Pharaoh’s Friday #13: Pureed Potatoes with Black Beans


Fridays are “Pharaoh’s Fridays“!  We like to take traditional, Egyptian recipes and adapt them so they are entirely plant-based!
This recipe will satisfy your craving for a hearty, nutritious meal.  It’s relatively low in calories, low in fat, and will fill you up!  It’s a perfect treat if you’re trying to lose weight!
Serves 6
Ingredients:
(for the potatoes)
1 kilo potatoes
2 tablespoons water
1 cup soy milk
4 tablespoons cornstarch, mixed with 4 tablespoons water
1 teaspoon salt
½ teaspoon black pepper(for the black bean mix)
250 grams black beans, canned or soaked and boiled (about 1 and ½ cups)
125 grams mushrooms
1 onion, chopped
1 tablespoon tomato paste
1 tablespoon olive oil
2 cloves garlic, minced
2 tomatoes, chopped
1 vegetable bouillon cube
1 tablespoon chili powder(on top)
1 tablespoon fine breadcrumbs
1 tablespoon olive oil

Instructions:
Prepare the potatoes:
Preheat the oven to gas mark 6, or 400º F or 200º C (moderately hot).
1.  In a large pot, boil the potatoes until tender (about 20 minutes).

Prepare the black bean mix:
2.  While the potatoes are boiling, heat the onion and garlic in the 1 tablespoon of olive oil for about 2 minutes.
3.  Add the mushrooms, bouillon cube, and chili powder. Cook for another 4 minutes or so until the mushrooms have released their water.
4.  Add the tomatoes, beans, and tomato paste.  Cook for another 5 minutes.

Complete:
5.  Once the potatoes have finished boiling, place the potatoes in a colander, but reserve the water they cooked in.  You can peel them if you like or leave the skin on for the extra nutrients (of course, you should invest in organic if you choose this option…).  Mash them with a potato masher or fork.
6.  Place the potatoes back in the empty large pot.  Add 2 tablespoons of the reserved cooking water from the potatoes, soy milk, cornstarch mix, salt and pepper and mix well until creamy.
7.  Using a little bit of oil, grease a casserole dish (9-by-13-inches or 22-by-33-centimeter).  Spread half the mashed potatoes in the dish.
8.  Spread the black bean mix on the first layer of potatoes and then cover with the second half of the potatoes.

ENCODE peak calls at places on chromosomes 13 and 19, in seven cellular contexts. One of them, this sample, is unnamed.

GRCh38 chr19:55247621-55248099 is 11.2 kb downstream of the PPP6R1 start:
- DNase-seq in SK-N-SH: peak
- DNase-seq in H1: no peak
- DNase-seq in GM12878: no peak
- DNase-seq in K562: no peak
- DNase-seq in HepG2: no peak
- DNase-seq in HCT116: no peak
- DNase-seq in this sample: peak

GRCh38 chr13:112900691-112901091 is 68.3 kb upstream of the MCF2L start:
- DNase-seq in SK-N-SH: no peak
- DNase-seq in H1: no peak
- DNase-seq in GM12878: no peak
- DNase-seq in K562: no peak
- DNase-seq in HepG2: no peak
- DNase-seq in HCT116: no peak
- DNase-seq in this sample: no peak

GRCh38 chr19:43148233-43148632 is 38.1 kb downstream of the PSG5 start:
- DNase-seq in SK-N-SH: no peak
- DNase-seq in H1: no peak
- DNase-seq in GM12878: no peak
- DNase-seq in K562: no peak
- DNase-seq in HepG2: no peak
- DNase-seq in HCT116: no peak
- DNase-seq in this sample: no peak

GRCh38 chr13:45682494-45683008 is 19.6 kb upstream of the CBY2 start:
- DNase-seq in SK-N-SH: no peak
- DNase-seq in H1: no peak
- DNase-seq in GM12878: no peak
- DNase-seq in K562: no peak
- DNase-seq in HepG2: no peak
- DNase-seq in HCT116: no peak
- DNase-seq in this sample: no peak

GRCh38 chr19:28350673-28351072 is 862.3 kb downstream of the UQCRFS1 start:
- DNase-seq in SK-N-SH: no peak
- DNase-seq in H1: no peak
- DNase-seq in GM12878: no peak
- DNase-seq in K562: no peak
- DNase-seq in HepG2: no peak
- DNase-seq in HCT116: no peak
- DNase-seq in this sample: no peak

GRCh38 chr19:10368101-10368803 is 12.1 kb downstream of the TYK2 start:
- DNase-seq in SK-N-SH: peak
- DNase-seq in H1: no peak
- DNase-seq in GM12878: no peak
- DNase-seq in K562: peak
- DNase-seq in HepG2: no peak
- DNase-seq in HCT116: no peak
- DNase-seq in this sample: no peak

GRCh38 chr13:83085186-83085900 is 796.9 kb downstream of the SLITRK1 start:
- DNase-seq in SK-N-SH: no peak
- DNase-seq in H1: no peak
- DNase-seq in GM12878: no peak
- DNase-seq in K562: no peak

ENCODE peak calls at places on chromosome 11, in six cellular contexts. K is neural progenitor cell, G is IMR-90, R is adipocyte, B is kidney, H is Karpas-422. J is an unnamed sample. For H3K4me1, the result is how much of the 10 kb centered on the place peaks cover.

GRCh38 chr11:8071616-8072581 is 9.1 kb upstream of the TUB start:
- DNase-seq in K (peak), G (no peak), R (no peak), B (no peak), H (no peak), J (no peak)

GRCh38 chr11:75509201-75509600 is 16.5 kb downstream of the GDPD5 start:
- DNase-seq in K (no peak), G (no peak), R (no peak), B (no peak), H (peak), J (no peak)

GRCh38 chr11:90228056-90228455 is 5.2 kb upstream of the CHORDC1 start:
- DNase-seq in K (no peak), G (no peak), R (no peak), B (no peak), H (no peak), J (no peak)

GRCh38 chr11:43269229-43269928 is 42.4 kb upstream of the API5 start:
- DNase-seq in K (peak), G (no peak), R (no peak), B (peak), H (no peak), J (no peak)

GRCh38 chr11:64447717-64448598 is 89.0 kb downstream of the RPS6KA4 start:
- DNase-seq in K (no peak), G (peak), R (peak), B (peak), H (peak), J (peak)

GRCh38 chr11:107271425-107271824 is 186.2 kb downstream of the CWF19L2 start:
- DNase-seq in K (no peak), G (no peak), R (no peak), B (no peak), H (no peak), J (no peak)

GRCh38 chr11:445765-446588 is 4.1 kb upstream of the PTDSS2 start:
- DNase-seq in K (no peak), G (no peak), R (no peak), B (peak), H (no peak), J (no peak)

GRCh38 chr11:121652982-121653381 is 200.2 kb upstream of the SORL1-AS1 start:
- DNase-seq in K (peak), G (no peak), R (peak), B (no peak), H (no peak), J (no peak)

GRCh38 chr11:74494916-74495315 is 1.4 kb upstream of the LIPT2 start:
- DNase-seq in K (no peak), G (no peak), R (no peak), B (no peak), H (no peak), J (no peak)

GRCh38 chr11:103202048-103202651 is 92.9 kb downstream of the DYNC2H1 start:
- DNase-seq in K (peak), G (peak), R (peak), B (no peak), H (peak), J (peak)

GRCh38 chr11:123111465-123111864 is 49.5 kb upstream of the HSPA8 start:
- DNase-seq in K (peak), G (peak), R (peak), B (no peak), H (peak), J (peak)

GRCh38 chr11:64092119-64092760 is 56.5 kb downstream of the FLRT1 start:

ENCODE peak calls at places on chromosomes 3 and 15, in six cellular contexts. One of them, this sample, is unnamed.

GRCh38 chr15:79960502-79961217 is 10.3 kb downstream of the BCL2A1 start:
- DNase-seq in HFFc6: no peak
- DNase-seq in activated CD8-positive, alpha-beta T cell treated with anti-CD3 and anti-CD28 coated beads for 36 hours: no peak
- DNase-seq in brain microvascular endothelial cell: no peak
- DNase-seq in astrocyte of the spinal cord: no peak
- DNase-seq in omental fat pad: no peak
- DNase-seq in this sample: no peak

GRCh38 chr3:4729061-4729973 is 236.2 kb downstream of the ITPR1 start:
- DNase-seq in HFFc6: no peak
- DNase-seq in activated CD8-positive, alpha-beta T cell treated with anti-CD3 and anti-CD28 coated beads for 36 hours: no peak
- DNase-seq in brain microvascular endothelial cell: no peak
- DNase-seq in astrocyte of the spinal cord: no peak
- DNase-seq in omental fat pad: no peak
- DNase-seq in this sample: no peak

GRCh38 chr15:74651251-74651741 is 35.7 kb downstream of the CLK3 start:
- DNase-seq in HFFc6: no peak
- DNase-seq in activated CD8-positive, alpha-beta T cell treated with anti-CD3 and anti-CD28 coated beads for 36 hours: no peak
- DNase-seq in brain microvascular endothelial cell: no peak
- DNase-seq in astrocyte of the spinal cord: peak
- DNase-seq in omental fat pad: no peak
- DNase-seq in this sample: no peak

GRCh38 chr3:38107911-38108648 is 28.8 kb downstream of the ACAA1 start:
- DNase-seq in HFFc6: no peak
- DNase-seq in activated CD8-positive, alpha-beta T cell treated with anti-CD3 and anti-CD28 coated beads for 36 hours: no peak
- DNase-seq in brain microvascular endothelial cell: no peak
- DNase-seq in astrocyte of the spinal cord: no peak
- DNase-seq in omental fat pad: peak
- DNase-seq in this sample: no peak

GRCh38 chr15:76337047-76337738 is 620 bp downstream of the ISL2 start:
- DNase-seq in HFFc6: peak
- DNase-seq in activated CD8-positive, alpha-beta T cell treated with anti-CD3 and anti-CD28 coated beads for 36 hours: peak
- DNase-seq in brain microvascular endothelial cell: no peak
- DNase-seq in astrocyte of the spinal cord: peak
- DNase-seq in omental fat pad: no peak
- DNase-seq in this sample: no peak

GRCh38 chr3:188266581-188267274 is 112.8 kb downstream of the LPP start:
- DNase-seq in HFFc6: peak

9.  Sprinkle the tablespoon of breadcrumbs all over the top of the potatoes and then sprinkle the oil on top.
10.  Bake for 30 minutes until the top turns brown.
Nutritional Information:
324 Calories; 6 g Fat; 0 mg Cholesterol; 60 g Carbohydrates; 9 g Fiber; 10 g Protein

Alf Hana!!!

What’s your favorite way to eat potatoes?

Pharaoh’s Friday #12: Meatless Eggplant and Cream Pie (Moussaka)


Okay, this variation of moussaka (or eggplant [aubergine] casserole) originates in Greece, but many Egyptians do eat their eggplant casserole like this.  This was a very satisfying casserole that will remind you of the non-vegan version immediately.
[veganized from The Complete Middle East Cookbook, by Tess Mallos]
Serves 6
Ingredients:
500 g eggplant, with skin, sliced (1 medium-sized eggplant)
oil for brushing

Meat Sauce:
3 cups TVP
3 cups water
2 bouillon cubes

1 large onion, chopped
2 cloves of garlic, minced
1 tablespoon oil
1 tablespoon water
½ cup tomatoes, peeled and chopped
1 tablespoon tomato paste
2 tablespoons soy sauce
1 tablespoon fresh parsley, chopped (or ½ tablespoon of dried)
½ teaspoon sugar
⅛ teaspoon cinnamon
1 teaspoon salt
½ teaspoon black pepper

Cream Sauce:
2 tablespoons corn oil
2 tablespoons + ½ teaspoon flour
1 cup of non-dairy milk (we used soymilk)
1/16 teaspoon of nutmeg
salt and black pepper to taste